However, at other times, the singers' engagement with Barenboim in particular was incredibly powerful. Staying with 'Siegfried', the hero handed the conductor his jacket when about to take on a particularly strenuous task, and Barenboim hooked it over his podium rail, without a pause in his direction of the orchestra. Likewise, other characters seemed to draw strength from Barenboim's platform at times when they most needed energy or succour: Wotan leaning on the rail then sinking wearily to actually sit on the podium in 'Die Walkure' (one of the entire week's stand-out performances by Bryn Terfel), or even 'Gotterdammerung' villain Hagen (the brilliant Mikhail Petrenko, prowling the stage in malevolent reptile mode) steeling himself for the next phase of his terrible plan. This opportunity to unite singers and orchestra in front of the audience - only possible because of the artificial circumstances of playing an opera as if it's a concert - is there any better way of expressing the mutual support between the two?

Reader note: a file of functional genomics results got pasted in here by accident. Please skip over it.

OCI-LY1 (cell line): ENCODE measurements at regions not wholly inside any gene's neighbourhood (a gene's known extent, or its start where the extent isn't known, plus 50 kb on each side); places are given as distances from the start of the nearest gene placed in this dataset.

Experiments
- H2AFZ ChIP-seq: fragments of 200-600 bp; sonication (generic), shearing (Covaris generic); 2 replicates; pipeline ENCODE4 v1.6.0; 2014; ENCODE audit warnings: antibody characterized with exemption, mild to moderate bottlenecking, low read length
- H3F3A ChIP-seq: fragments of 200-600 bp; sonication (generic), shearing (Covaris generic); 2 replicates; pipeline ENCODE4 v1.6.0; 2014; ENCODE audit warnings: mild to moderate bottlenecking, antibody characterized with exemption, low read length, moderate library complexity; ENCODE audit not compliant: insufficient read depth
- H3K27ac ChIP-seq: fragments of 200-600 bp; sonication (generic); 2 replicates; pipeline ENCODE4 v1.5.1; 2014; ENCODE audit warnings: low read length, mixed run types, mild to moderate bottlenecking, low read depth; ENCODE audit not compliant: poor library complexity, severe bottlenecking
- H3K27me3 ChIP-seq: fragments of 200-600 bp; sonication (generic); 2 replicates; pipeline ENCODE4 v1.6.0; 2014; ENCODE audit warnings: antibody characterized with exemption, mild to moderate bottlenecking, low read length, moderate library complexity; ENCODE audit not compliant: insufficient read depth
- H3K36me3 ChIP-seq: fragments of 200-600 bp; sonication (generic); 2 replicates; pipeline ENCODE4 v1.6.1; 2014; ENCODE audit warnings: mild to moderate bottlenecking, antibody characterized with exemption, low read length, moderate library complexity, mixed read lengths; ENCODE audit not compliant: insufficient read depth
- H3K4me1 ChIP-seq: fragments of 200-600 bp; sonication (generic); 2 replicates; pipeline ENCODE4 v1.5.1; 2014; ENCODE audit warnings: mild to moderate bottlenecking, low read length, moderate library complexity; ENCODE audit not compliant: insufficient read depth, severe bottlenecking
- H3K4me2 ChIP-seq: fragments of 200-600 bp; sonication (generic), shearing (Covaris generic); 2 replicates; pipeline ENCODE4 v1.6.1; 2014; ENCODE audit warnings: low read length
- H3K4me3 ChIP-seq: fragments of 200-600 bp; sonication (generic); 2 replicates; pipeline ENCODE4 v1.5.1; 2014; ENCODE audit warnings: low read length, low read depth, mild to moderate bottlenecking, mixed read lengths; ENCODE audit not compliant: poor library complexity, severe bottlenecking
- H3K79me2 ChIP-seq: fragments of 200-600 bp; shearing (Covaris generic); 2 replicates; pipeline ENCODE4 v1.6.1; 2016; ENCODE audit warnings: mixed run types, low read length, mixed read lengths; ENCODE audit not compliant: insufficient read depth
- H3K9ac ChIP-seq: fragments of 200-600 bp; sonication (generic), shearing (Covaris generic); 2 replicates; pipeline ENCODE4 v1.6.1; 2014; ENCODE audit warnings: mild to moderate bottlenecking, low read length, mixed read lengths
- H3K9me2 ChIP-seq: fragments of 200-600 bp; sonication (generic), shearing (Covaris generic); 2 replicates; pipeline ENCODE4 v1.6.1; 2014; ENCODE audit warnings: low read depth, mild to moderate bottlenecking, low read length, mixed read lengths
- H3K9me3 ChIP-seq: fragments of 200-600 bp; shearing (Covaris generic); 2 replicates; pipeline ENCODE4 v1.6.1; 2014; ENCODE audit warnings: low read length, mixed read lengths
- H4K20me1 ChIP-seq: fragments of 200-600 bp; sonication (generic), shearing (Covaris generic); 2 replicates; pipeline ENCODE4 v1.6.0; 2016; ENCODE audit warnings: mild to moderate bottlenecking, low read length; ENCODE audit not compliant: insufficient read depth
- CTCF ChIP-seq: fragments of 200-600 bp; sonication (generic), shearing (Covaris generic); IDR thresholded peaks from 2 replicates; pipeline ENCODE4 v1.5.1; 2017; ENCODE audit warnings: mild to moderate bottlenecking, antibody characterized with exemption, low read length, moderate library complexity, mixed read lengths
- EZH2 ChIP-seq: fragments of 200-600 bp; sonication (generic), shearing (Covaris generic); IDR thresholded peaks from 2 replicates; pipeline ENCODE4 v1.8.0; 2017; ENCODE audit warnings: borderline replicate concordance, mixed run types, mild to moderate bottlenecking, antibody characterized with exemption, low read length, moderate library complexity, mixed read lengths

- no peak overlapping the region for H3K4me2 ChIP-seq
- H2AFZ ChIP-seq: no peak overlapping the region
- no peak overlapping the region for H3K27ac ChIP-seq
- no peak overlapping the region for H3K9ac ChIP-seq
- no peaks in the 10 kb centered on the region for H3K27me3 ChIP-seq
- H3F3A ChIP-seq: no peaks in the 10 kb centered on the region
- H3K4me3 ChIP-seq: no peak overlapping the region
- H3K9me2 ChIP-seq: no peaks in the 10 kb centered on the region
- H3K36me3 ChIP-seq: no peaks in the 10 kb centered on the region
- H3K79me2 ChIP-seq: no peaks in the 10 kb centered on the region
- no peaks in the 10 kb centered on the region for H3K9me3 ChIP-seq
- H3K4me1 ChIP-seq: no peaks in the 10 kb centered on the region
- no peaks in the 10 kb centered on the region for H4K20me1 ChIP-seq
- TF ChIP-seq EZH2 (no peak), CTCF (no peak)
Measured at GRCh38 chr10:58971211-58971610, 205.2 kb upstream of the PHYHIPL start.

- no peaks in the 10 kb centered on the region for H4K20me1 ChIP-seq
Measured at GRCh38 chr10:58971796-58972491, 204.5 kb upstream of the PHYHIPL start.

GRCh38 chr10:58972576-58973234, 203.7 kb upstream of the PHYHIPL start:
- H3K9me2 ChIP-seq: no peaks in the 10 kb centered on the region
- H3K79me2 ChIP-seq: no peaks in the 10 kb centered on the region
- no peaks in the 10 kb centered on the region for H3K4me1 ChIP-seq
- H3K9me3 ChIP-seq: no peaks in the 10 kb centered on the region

(Third part of the Specs 'Proms Ring Cycle' blog post)
Dawn of a new opera

I like to think that whatever his rotten prejudices, it's fairly clear that Wagner wasn't trying to write operas to express anti-Semitic hatred or promote racial purity. I think you'd struggle to get any kind of 'design for life' out of Wagner at all. It just doesn't work. For example, Siegfried is designed to be an ideal of a hero - except that he's the product of incest, and more to the point, for a lot of the time, he's a pain in the arse. He's some distance from perfection. Wotan, ruler of the gods, is actually something of a bungler, prone to very human failings and only regaining dignity when he accepts (and seemingly welcomes) the end of the gods - and disappears from the cycle before the final opera opens. He's about the worst advert for elitism or the 'superman' you can possibly imagine. It appears that one of the reasons Hitler really loved Wagner is the epic grandeur - this possibility of a German Opera in the nationalist sense. But ideologically, it just seems that Hitler didn't really understand what was going on in the Ring at all. One of the key themes is the utter uselessness of absolute power and the corruption and ruin it brings. H must've overlooked that bit.